Change resource manager plan DSS_PLAN to limit DSS_GROUP consumer group to one active session.
Assign user TEST to DSS_GROUP consumer group so it will be limited to one active session for our test.
Make DSS_GROUP the default consumer group for the user TEST so it will be governed by this group when DSS_PLAN is active.
First session locks a row so second session will hang on it and be active.
Second session doesn’t even get to the point of hanging on the lock. Hangs on the active session limit.
Wait is resource manager wait – not a row lock wait.
Activate today’s scheduler window.
After activating window the hung session proceeds to the update and hangs on a lock wait.
Set event and level.
Had to bounce to get the event set. Went through the entire process again and when the scheduler window opens the resource manager wait remains and the plan parameter is unchanged.
With active scheduler window and event and trace level set the plan doesn’t change.
I’m not sure how helpful this will be to people but I wanted to document this on the internet in case someone else has to deal with this event and trace level. Here are my simple locking scripts for session 1 and session 2:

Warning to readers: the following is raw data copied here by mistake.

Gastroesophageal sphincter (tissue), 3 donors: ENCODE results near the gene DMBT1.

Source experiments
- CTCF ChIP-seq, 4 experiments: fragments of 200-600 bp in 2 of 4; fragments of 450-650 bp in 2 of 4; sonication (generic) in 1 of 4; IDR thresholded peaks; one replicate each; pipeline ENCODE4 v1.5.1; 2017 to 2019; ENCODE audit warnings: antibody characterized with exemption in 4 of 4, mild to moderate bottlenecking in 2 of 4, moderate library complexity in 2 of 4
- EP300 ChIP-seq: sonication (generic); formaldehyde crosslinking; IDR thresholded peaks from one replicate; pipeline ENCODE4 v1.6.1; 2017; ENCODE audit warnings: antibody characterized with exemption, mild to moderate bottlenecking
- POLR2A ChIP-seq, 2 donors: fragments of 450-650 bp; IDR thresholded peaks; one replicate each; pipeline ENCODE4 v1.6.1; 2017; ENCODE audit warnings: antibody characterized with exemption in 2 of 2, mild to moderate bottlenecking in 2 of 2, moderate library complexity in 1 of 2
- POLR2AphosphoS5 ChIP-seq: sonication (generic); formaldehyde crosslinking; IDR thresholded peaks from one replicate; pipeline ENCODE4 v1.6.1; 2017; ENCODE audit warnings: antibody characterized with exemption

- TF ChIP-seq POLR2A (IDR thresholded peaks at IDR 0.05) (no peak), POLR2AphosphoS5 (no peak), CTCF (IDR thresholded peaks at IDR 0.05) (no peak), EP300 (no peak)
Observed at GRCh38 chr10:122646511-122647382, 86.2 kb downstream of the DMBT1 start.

-- lock1.sql -- session 1 creates table and updates a row grabbing a row lock drop table test; create table test (a number); insert into test values (1); commit; update test set a=2; -- lock2.sql -- session 2 tries to hang on a row lock: update test set a=2;
Lastly, please do not set this event and trace level on your system. I do not know all that this event does and I suspect it is causing problems on our system. All I know for sure is that it prevents the resource manager plan from changing when a scheduler window opens. Who knows what other horrible consequences there may be from setting this undocumented event? If you want to prevent the active plan from changing all you have to do is associate the plan you normally run with the scheduler window and it won’t change. So, in my example if I associated DSS_PLAN with the scheduler window then when I opened the window the plan wouldn’t change. This is much better than setting an undocumented event and trace level.